Since December 2019 when the 2019 novel coronavirus (2019-nCoV as it was then termed, now named severe acute respiratory syndrome coronavirus 2 (SARS-CoV-2) by the WHO) outbreak had been described in Wuhan, Hubei, China, the situation has dramatically evolved1. The pandemic, as declared by the WHO, has led to >300,000 cases worldwide reported as of March 2020, in all continents, excluding Antarctica, spreading on a logarithmic scale in Europe. Italy is currently the second most affected country after China and, as of 13 March 2020, Europe was declared the centre of the pandemic2. Because of the very high transmission capacity, the WHO declared the outbreak of coronavirus disease (COVID-19) caused by SARS-CoV-2 infection a public health emergency of international concern.

As the need for hospitalization is very high among symptomatic cases (~10%), with an increased need to have access to intensive care units and mortality in the order of 3% globally2,3, European hospitals have started to intensively reduce elective activities, including surgery, to prepare for the high numbers of admissions. In addition, action by governments to contain the outbreak and slow the spread of COVID-19 has restricted regions and nations (the entire country of Italy, for example) by reducing their mobility within countries and across borders.

Patients with IBD

But what are the implications of COVID-19 for patients with inflammatory bowel disease (IBD)? With >5,000 patients with Crohn’s disease and ulcerative colitis, our IBD center in Milan, Italy, has been flooded by requests from the patients themselves inquiring about the risk of infection in patients with IBD, and asking what precautions to take, particularly regarding, but not limited to, their immunosuppressive treatment. The COVID-19 outbreak is a fast and evolving situation, and information on the incidence and/or risk of infection in patients with IBD is not yet available. However, it is important to counsel patients to inform them that >80% of reported cases of COVID-19 have been mild in published studies, and the proportion of fatal cases might be an overestimate as many asymptomatic cases are not identified3.

In our opinion, the best advice for patients with IBD is to try to minimize the risk of infection by following good hand hygiene (frequent washing with soap and water), covering the mouth and nose with a tissue or your sleeve (not hands) when coughing or sneezing, avoiding close contact with anyone with influenza-like and/or upper respiratory symptoms, and staying home or isolated if possible. In addition to these measures, emerging reports state that patients might have viral RNA present in their faeces and live virus has been isolated from faecal samples4,5,6. Thus, caution should be taken when using public toilets given the implications for the potential route of faecal–oral transmission.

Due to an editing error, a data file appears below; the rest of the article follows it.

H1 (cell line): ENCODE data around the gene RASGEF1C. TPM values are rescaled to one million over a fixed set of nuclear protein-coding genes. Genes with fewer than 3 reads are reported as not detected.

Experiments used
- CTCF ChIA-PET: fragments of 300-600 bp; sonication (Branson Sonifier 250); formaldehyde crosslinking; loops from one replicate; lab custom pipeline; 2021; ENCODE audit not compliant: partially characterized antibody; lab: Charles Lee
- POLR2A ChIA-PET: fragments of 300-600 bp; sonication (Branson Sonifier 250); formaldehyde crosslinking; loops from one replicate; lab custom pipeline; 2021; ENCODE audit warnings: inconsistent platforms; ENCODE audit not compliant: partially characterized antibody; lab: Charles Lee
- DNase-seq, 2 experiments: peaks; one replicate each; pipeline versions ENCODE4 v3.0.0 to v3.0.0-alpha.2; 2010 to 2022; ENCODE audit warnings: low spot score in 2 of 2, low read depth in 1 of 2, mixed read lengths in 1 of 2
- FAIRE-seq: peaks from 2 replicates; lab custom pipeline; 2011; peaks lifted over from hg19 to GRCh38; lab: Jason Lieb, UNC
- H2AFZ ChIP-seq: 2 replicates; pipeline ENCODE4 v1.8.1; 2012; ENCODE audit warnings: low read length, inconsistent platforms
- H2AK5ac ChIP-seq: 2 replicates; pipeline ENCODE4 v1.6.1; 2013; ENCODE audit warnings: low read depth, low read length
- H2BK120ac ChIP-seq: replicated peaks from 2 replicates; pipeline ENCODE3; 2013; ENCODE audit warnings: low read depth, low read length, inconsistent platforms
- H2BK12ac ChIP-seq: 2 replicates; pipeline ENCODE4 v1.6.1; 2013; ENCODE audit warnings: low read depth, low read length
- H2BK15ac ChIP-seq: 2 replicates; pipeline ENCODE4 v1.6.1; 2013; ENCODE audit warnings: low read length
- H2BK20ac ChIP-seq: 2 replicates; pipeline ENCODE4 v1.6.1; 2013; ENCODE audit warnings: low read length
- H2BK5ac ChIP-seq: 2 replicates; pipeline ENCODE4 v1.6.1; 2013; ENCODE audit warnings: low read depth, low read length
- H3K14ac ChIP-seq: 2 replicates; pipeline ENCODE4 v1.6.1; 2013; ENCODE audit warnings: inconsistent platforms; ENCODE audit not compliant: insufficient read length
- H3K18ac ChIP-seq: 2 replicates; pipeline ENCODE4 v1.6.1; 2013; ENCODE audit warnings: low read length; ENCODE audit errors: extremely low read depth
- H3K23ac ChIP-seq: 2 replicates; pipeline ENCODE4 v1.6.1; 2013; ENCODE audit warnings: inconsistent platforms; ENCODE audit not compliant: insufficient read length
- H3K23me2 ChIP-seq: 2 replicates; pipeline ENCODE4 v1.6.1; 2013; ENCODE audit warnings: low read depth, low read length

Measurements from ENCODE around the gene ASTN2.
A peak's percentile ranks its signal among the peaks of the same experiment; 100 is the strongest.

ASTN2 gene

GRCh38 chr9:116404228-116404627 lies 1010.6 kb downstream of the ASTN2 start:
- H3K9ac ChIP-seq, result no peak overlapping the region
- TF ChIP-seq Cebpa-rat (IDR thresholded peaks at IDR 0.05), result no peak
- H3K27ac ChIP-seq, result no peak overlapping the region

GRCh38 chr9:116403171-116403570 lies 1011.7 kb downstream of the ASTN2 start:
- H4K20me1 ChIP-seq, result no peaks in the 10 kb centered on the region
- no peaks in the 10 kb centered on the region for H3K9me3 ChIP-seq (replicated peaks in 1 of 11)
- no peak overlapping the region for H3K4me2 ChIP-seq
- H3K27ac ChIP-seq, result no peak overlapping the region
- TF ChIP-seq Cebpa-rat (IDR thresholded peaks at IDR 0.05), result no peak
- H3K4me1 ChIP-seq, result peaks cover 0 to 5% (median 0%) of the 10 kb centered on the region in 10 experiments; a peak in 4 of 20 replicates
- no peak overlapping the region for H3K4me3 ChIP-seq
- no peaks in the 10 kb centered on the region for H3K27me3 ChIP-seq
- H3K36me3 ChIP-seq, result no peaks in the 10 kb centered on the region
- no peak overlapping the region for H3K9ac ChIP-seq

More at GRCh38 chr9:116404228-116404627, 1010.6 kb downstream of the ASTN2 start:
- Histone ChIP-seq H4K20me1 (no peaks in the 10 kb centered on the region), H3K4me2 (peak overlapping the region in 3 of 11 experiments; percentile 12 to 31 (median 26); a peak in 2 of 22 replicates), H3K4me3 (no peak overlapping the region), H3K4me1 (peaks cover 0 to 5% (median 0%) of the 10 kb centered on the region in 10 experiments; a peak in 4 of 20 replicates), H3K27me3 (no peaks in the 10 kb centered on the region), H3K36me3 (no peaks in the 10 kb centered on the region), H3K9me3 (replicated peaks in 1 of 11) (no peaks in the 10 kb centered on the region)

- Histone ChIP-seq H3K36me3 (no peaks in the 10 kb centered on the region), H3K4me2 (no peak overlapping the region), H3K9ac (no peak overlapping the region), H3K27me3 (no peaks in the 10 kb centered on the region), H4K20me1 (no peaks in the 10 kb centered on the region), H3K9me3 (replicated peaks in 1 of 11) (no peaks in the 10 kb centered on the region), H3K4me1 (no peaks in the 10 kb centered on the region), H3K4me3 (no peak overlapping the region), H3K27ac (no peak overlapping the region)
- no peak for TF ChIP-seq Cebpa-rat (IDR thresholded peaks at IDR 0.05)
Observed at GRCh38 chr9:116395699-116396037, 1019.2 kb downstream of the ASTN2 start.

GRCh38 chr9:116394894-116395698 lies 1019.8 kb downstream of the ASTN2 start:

An increasing number of patients with IBD treated with immunomodulators or biologic agents in our centre have asked whether a pause in their immunosuppressive therapy would be justified during the COVID-19 outbreak. At the moment, there are no formal evidence-based recommendations from clinical societies or governments for patients on immunosuppression, such as those with IBD. However, a study in a tertiary care population of 2,600 patients with IBD followed for >15,000 patient-years described an exhaustive characterization and validation (hospitalization reports) of all serious viral infections (for example, all that required hospitalization) including varicella zoster virus (VZV), herpes simplex virus (HSV), cytomegalovirus (CMV) and Epstein–Barr virus (EBV) but not SARS-CoV-2 (ref.7). The follow-up included >3,800 patient-years of exposure to anti-TNF agents, >4,800 patient-years of exposure to immunosuppressants, and >1,200 patient-years of follow-up in those >65 years. The researchers identified 31 cases of serious viral infections related to EBV, CMV, VZV and HSV infection. The two independent drivers of the risk were clinically active IBD and exposure to thiopurines. No cases of severe seasonal flu and no deaths by seasonal flu were observed. Although many of our patients have been vaccinated against seasonal flu, as recommended by European Crohn’s and Colitis Organisation (ECCO) guidelines, vaccination strategy adoption is very low and the protective effect of the vaccine is moderate, particularly in patients with an immunosuppression status. Thus, at the moment, it does not seem appropriate to recommend the pause of immunosuppressive treatment in patients with IBD, as stated by International Organization of IBD8 (Fig. 1), Crohn’s & Colitis UK and Crohn’s & Colitis Foundation in their guidance for patients. Moreover, although thiopurines have been associated with risk of serious viral infection in IBD7, the IOIBD recommends they continue to be taken as these agents take months to leave the body and so stopping these medications will not help in the short term. In addition, a survey from the European Federation of Crohn’s and Colitis association and ECCO is ongoing to explore the need for education about COVID-19.